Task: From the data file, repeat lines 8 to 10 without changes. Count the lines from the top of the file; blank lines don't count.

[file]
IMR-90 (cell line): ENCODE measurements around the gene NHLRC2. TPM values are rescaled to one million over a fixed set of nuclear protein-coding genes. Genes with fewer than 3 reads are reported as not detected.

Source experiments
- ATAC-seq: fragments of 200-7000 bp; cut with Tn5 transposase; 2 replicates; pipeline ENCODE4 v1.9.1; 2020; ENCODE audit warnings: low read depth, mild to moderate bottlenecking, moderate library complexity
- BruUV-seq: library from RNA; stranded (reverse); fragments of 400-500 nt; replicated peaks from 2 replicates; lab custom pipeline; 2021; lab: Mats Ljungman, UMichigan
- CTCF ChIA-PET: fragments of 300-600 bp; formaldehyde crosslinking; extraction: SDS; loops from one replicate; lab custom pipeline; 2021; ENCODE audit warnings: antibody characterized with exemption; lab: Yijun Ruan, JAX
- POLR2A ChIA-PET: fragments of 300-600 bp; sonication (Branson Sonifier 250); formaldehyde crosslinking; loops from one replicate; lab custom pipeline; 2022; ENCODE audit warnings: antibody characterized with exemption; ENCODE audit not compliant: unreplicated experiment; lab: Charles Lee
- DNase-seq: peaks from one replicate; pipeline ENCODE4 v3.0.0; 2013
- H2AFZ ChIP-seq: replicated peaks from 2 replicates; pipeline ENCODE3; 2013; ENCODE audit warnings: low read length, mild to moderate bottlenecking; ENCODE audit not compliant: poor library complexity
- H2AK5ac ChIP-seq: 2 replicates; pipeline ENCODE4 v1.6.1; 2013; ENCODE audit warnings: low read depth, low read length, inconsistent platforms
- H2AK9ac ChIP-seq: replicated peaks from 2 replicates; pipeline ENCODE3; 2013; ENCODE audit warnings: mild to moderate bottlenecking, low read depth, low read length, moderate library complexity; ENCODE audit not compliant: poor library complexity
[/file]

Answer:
- H2AFZ ChIP-seq: replicated peaks from 2 replicates; pipeline ENCODE3; 2013; ENCODE audit warnings: low read length, mild to moderate bottlenecking; ENCODE audit not compliant: poor library complexity
- H2AK5ac ChIP-seq: 2 replicates; pipeline ENCODE4 v1.6.1; 2013; ENCODE audit warnings: low read depth, low read length, inconsistent platforms
- H2AK9ac ChIP-seq: replicated peaks from 2 replicates; pipeline ENCODE3; 2013; ENCODE audit warnings: mild to moderate bottlenecking, low read depth, low read length, moderate library complexity; ENCODE audit not compliant: poor library complexity